is a play written by the Abe Lincoln in Illinois American playwright Robert E. Sherwood in 1938. The play, in three acts, covers the life of President Abraham Lincoln from his childhood through his final speech in Illinois before he left for Washington. The play also covers his romance with Mary Todd and his debates with Stephen A. Douglas, and uses Lincoln's own words in some scenes. Sherwood received the Pulitzer Prize for Drama in 1939 for his work. Raymond Massey portrayed Lincoln; he repeated his role in the 1940 film version.
Productions [ edit ]
The play premiered on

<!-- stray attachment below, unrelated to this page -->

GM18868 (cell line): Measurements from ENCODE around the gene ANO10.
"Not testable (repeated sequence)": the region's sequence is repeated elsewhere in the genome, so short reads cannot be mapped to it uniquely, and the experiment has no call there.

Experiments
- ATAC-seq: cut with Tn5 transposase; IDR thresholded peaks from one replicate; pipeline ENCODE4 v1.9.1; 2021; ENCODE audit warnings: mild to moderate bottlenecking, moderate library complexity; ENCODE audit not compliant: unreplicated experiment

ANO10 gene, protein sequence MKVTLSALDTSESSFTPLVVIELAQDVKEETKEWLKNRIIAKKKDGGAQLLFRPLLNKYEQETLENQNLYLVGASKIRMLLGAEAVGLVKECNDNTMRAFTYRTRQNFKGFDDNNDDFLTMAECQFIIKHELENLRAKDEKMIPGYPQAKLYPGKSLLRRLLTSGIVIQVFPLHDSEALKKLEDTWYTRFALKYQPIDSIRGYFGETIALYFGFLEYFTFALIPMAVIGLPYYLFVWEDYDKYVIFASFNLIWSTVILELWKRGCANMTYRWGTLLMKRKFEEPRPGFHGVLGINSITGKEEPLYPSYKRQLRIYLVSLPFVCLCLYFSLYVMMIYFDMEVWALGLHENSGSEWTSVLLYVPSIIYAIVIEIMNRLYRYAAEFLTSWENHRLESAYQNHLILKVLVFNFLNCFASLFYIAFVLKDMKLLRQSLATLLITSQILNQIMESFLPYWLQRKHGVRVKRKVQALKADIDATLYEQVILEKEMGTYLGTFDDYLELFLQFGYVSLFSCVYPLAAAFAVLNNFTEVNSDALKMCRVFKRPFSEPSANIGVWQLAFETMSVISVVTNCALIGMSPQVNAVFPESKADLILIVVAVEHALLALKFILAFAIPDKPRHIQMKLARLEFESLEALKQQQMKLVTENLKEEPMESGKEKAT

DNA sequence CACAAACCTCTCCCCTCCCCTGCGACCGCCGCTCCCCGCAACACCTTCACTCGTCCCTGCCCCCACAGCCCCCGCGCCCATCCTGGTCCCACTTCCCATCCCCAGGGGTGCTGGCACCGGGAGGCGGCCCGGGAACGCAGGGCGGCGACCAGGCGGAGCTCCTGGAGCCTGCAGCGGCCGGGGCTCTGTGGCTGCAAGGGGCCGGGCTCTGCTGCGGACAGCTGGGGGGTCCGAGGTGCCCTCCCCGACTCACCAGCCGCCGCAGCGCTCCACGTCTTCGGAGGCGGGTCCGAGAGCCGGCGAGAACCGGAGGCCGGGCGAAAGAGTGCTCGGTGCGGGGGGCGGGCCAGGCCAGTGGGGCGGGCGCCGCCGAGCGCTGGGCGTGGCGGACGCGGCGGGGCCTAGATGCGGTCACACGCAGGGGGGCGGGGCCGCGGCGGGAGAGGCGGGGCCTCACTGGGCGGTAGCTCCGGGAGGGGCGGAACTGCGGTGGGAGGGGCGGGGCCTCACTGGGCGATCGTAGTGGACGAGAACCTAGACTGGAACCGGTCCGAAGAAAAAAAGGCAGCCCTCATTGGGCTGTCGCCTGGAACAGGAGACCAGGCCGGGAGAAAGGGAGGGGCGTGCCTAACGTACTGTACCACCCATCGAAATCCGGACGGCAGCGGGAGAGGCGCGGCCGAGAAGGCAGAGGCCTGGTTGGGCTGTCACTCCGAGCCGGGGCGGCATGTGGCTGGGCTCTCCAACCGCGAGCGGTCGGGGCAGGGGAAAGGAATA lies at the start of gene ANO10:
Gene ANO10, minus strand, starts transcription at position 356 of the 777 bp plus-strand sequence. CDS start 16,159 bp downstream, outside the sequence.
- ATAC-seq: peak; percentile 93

Broadway on October 15, 1938 at the Plymouth Theatre and closed in December 1939 after 472 performances. Directed by Elmer Rice, it starred Raymond Massey as Lincoln. The play was revived on Broadway with Sam Waterston as Lincoln, with direction by Gerald Gutierrez. The revival ran from November 29, 1993 to January 2, 1994 at the Vivian Beaumont Theater in Lincoln Center. [1 ]
Adaptations [ edit ]
In addition to the 1940 film, there were five
television adaptations - in 1945, 1950, 1951, 1957, and 1964. Massey repeated his stage role in the 1950 and 1951 adaptations. The 1964 production in the Hallmark Hall of Fame featured Jason Robards in the title role.
Awards and nominations [ edit ]
1939 Pulitzer Prize for Drama
1994 Drama Desk Award Outstanding Play Revival
1994 Tony Award for Best Revival of a Play
References [ edit ]
^  Internet Broadway Database, accessed September 5, 2011
External links [ edit ]